Now let’s fast-forward to finding a small music store that handles some less expensive brands. For purposes of discussion, let’s assume that you’re interested in a Telecaster-style guitar, and you see a nice looking one hanging on the wall that happens to be in your price range. What’s your overall impression of the guitar? It’s basically as simple as whether it looks cheap, or whether it’s nice-looking. If it’s a nice-looking guitar, then you want to examine it more closely. Start at the top (the headpiece). Look at the tuners- are they cheap looking? If they are, that alone is going to tell you a lot about the guitar. Assume the tuners look halfway decent. Now look at the nut. Is the nut slotted correctly for the strings? Look at the fret ends- have the fret ends been dressed, or could you cut your hand on the fret ends if you are running your hand up and down the neck? Look at the finish on the neck of the guitar- is it smooth to the touch or lumpy? Are there imperfections in the finish? Do you see sanding scratches? If the finish and the neck are poor you can bet that the rest of the guitar is going to follow suit. Let’s assume the guitar has passed the tests so far. Check the fit of the neck in the neck pocket. Are there gaps? Has any filler been used? If so, at this point it’s time to move along to another store. Now we’ll look at the body. What’s your general impression of the finish? Is the finish even? Are there any bubbles, scratch marks, or buffing marks in the body? If so, once again it’s time to put the guitar down and try someplace else. Do the pickups sit squarely under the strings or are they not centered completely? You’d be surprised at how many costly guitars don’t have the pickups aligned to the strings. Look at the hardware- the bridge, the tailpiece if there is one… are they cheap pot metal castings, or are they decent looking? We’ll assume the guitar has volume and tone controls- are they loose or are they nice and snug in the body? Pick up the guitar, and sight line it to see if it’s straight vertically. If the guitar has been set up halfway properly there should be just a very slight outward bow to the neck- away from the strings just a bit. If the neck is bowed the other way, towards the strings, that tells you that the truss rod has not been adjusted correctly. If the neck is not straight horizontally, run away. Time to put the guitar down and move along. The point I’m trying to make here to know when to stop looking at the guitar. If the guitar has passed muster so far, generally looks good and doesn’t look cheap, then it’s time to plug it in and play it. Check every string on every fret to see if there are any dead spots or buzzing. Ask the store owner if a setup is included in the price or not. If not, you’re either going to pass up the guitar or you have some work to do. Do you know to set a guitar up yourself? If that’s the risk you’re willing to take, there might just be some simple adjustments needed like saddle and intonation set up or there could be something more serious going on.


Now we come to the last part- tone. It’s as simple as this- do you like the way the guitar sounds? This is a very subjective topic. Tone depends on the guitar, the amp that it’s being played through, the strings, and your touch, so we’re not going to go into all of that if the guitar has passed muster so far, and it sounds pretty good. If you think you want to buy it, ask if you can talk the owner down if not in you’re comfortable with the price. Is there a case or gig bag included? If not, at least ask for a cheap gig bag. All he can say is “no”. So maybe you’ve just bought yourself a guitar! Once again, make sure that you can return it if you’re not happy with it. After you get the guitar home, go over it with a fine toothed comb for any flaws or defects etc., and determine whether it’s something you can live with or not. After living with the guitar a while, you may decide there are parts of the guitar you like and parts that you don’t. You might decide to part-out the guitar. Maybe you like the neck and the pickups, but you’re not crazy about the body. Keep the parts that you like and consider selling the parts that you don’t like on eBay. I’ve done this with several guitars and ended up with enough parts to put a whole guitar together that was to my liking.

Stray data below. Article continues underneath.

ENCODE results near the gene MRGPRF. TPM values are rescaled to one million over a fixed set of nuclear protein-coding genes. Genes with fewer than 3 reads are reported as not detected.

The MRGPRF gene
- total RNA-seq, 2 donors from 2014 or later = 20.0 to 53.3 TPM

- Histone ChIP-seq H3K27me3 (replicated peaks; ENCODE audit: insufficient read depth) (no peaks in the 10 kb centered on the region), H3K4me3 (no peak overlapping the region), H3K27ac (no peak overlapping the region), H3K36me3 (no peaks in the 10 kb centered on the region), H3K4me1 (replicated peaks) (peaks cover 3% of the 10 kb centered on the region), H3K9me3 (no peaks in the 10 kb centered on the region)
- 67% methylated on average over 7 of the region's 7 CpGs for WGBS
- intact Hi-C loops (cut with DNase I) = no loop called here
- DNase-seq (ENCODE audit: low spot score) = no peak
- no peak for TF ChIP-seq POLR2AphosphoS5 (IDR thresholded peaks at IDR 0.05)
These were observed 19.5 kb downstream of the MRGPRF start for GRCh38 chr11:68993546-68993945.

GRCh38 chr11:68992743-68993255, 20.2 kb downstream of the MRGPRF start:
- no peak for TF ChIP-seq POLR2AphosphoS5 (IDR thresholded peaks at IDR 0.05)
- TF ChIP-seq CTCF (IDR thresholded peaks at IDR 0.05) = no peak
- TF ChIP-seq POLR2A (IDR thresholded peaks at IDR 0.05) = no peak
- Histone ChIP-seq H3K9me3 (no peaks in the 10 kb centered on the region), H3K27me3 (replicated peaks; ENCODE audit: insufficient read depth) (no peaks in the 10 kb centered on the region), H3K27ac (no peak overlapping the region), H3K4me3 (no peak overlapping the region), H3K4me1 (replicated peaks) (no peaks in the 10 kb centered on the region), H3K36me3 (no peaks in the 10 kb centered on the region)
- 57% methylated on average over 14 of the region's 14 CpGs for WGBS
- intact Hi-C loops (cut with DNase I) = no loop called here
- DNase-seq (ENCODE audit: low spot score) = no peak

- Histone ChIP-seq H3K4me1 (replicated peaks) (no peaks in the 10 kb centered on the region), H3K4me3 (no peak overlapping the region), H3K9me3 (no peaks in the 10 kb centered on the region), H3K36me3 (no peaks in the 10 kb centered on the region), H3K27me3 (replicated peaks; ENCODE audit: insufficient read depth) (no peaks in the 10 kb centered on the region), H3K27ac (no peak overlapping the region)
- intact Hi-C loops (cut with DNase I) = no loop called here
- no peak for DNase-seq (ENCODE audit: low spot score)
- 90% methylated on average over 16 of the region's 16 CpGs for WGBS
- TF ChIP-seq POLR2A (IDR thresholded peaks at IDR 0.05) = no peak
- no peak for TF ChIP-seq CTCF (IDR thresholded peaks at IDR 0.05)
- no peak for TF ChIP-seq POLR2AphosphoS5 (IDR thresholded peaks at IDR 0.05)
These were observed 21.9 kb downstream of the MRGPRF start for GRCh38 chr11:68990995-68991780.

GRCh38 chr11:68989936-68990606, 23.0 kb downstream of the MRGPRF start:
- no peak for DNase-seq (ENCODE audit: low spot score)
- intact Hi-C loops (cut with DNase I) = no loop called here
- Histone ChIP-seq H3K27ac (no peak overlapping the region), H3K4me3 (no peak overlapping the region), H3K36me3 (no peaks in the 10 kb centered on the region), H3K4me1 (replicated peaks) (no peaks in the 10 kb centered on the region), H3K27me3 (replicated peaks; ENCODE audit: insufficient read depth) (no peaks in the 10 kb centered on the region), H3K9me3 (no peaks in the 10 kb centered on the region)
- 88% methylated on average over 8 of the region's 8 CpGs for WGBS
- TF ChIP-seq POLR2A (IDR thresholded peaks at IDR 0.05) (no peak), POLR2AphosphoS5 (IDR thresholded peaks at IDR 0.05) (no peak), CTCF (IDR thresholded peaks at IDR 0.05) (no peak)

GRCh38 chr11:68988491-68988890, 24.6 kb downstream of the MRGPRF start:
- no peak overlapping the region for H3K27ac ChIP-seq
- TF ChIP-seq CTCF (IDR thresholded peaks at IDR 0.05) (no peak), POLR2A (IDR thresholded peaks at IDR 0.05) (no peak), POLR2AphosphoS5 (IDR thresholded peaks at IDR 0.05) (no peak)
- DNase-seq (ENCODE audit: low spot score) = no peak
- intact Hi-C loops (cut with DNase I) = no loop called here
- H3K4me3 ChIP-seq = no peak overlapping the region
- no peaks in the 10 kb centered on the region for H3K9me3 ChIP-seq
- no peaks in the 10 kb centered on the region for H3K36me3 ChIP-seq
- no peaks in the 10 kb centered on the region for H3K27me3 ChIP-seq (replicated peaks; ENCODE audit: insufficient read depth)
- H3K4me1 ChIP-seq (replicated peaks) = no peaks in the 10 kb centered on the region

So those are the basics of buying an inexpensive guitar. But, guess what? The same routine applies to ANY axe that you’re considering. Be smart, and go with your gut. The guitar may be screaming “NO!” at you- make sure you’re listening. I hope you find your dream machine.

Good luck, I hope this has helped. In any case, Rock On.






My Story- How did I get here..?

About William..

The Beginning

I was about 12 when my parents bought me my first guitar. Oh boy! It was a Harmony acoustic with F-holes, and action about a mile high. I plugged away at it, learning folk songs, and developing calluses. I mostly played chords, and tried to play a little lead, but the action was so high it was difficult. I joined a folk group, playing and singing.


Then my life changed. When I was about 15 I heard Mike Bloomfield, on the first Paul Butterfield album. Wow. My first Guitar Hero. I wanted to play like Mike. So, I bugged my folks to the point where they bought me a Carvin electric guitar, and a Magnatone amp. The action on the Carvin was too high, so I still had trouble playing leads. But, at least I had an amp (I wish I still had that one), and I could play LOUD.






The College Years

I studied classical organ and piano in college (“Classical Organ Performance and Choir Direction” major), played a Hammond organ in a band, starting teaching music when I was 16, and played organ in churches. The guitar idn’t get much attention.


It was stolen when I was about 18. The Magnatone was used as a preamp for  my electric piano, but it was stolen, too.                                                                            Oh well.

Back to Basics

Life changed again. When I was 50 years old, I said to myself, I’m still gonna play like Mike Bloomfield, no matter what. So, I bought a cheap electric guitar, a solid state amp, and proceeded to learn every guitar part on that first Butterfield album.





And then..

Fast forward- in short time I became a “gearhead”. I built my own electric guitars and went through a LOT of pedals and amps. Equipment stacked all over the place. I wasted a lot of money on expensive gear that I didn’t keep. That led me to the quest for value-based equipment.. good quality guitars and other gear that sounded good and was affordable.

So, here we are now

I want to share the bargains I find with others; I have some inexpensive pedals that I will never get rid of.

I have guitars that I bought on closeout that are gems. China is now turning out some fine equipment.

I want to help you find those bargain-based deals,                                                  too. It’s all about VALUE.


If you ever need a hand or have any questions, feel free to leave them below and I will be more than happy to help you out.

All the best,

William Wetherby